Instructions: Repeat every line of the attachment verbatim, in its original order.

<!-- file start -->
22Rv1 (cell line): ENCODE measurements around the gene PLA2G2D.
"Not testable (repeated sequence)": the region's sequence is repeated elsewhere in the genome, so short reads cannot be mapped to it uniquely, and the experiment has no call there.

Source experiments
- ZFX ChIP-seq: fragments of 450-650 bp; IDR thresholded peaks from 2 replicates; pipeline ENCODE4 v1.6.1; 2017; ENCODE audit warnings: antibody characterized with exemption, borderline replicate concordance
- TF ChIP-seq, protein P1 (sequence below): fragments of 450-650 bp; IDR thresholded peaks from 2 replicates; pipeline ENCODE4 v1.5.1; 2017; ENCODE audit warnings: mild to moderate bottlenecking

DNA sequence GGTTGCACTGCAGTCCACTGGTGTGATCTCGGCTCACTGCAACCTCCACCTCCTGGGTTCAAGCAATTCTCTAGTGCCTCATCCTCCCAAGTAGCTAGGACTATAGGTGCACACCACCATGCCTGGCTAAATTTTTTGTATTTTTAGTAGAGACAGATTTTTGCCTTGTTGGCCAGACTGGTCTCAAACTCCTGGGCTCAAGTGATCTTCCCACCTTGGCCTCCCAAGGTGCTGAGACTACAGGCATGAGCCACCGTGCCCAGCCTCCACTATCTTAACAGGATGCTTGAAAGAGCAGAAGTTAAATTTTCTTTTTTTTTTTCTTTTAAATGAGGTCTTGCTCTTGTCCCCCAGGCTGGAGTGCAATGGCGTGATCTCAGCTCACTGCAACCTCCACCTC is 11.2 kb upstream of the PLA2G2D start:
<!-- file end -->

22Rv1 (cell line): ENCODE measurements around the gene PLA2G2D.
"Not testable (repeated sequence)": the region's sequence is repeated elsewhere in the genome, so short reads cannot be mapped to it uniquely, and the experiment has no call there.

Source experiments
- ZFX ChIP-seq: fragments of 450-650 bp; IDR thresholded peaks from 2 replicates; pipeline ENCODE4 v1.6.1; 2017; ENCODE audit warnings: antibody characterized with exemption, borderline replicate concordance
- TF ChIP-seq, protein P1 (sequence below): fragments of 450-650 bp; IDR thresholded peaks from 2 replicates; pipeline ENCODE4 v1.5.1; 2017; ENCODE audit warnings: mild to moderate bottlenecking

DNA sequence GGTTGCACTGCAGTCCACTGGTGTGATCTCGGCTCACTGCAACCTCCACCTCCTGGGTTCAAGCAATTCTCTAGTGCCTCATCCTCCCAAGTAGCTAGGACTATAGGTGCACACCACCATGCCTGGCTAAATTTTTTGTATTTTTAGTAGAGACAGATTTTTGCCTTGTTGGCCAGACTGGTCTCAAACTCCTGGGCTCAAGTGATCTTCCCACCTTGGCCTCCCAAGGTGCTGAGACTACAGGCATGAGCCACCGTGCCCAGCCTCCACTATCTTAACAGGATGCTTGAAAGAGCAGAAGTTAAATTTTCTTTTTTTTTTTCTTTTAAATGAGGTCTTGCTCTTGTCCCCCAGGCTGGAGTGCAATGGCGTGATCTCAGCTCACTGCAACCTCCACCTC is 11.2 kb upstream of the PLA2G2D start: